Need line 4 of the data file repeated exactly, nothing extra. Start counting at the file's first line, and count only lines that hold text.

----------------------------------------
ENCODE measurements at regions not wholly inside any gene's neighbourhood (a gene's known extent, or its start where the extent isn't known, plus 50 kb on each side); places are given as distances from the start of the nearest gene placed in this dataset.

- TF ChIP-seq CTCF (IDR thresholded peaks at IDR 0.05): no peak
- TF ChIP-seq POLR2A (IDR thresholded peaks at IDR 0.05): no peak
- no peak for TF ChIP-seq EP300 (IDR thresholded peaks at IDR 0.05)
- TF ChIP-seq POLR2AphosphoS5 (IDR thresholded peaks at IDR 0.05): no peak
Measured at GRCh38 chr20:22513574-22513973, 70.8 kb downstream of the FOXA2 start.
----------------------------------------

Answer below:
- no peak for TF ChIP-seq EP300 (IDR thresholded peaks at IDR 0.05)